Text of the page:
Seneca River trestle
The Seneca River trestle is the official company name for the Norfolk Southern railroad crossing over Lake Hartwell at the edge of Clemson. The original rail alignment dates to the early 1870s when the Atlanta & Richmond Air Line Railway spent three years constructing a five-foot gauge line between Atlanta and Charlotte. The original line opened on September 28, 1873. The bridge was single-track and was replaced by a more substantial steel structure in 1905. The concrete abutments of the 1905 bridge are immediately south of the current crossing.
The Southern Railway System was created by New York banker J.P. Morgan in 1894 merging many collapsed Dixie railroads into one system, including the Richmond & Danville, which absorbed the Atlanta & Richmond property.
In 1917, the Southern Railway replaced the previous trestle over the Seneca River with new twin track spans as part of a three-year realignment project. The new spans were fabricated and erected by the McClintic-Marshall Company of Pittsburgh, Pennsylvania. Following World War II, new railroad operating systems no longer required duality over the whole Washington-Atlanta mainline and the southbound spans were lifted. Inexplicably, the easternmost span of the second track remained into the late 1970s, when it too was removed.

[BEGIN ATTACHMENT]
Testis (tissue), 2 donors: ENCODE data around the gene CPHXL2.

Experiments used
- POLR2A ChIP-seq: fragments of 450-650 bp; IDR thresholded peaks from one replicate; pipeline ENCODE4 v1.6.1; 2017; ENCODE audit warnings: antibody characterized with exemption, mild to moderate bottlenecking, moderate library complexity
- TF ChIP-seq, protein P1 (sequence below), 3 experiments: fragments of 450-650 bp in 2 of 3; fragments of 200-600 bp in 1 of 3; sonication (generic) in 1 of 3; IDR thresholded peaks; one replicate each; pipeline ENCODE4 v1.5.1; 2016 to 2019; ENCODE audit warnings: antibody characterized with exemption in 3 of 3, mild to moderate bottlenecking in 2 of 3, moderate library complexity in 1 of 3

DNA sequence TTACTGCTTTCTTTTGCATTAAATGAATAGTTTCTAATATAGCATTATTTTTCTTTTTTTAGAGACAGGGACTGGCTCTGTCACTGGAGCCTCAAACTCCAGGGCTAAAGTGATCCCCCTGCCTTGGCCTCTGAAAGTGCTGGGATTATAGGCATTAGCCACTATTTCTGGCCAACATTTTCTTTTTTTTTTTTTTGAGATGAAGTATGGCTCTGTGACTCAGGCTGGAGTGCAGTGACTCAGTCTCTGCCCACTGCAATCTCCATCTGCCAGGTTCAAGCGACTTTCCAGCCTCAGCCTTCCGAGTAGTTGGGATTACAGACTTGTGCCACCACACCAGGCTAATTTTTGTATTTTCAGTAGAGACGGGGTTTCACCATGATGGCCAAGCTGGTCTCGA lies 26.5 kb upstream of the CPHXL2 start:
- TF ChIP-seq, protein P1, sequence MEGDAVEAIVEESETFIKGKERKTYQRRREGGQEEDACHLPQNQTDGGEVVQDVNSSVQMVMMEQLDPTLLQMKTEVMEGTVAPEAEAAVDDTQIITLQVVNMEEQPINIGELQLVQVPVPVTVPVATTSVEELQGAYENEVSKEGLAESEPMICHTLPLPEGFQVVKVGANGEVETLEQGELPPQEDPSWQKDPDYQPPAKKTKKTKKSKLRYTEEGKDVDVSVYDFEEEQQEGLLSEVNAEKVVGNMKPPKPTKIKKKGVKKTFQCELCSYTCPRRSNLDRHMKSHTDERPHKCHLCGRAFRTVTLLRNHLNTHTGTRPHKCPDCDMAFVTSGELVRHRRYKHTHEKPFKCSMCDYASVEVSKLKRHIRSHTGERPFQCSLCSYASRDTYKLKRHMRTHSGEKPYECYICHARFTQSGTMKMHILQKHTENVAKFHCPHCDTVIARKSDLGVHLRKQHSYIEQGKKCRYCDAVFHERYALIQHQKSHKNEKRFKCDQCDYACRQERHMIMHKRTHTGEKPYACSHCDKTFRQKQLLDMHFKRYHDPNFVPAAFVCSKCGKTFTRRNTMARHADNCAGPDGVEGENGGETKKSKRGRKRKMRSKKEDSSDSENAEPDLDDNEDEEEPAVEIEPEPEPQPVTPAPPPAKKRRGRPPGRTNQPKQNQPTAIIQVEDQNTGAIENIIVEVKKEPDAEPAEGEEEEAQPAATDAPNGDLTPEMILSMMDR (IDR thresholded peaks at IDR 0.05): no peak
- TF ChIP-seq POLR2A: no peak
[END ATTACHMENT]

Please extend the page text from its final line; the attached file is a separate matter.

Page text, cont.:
In August 2010, preliminary right-of-way improvements for a replacement for the 1976 single-track bridge over SC 133 that replaced a 1917 twin-box culvert which accommodated the original two track line installation through Calhoun, forecasts a possible return of two track alignment if high-speed rail proposals in the Southeast are carried out. The new Highway 133 railroad bridge will have space for multi-tracks.
The Southern Railway merged with the Norfolk & Western Railway in 1982 to form the Norfolk Southern Company.
The remaining 100-foot bridge sections contain some 1530 tons of steel, and at maximum low-water, the rail-bottoms stand 88 feet above the surface.
This is the Clemson Wiki project's 1,182nd article.
- Sublette, C. Mark, free-lance writer, "Trestle walking tempting, too dangerous to attempt", The Tiger op-ed page, March 3, 1989, page 5.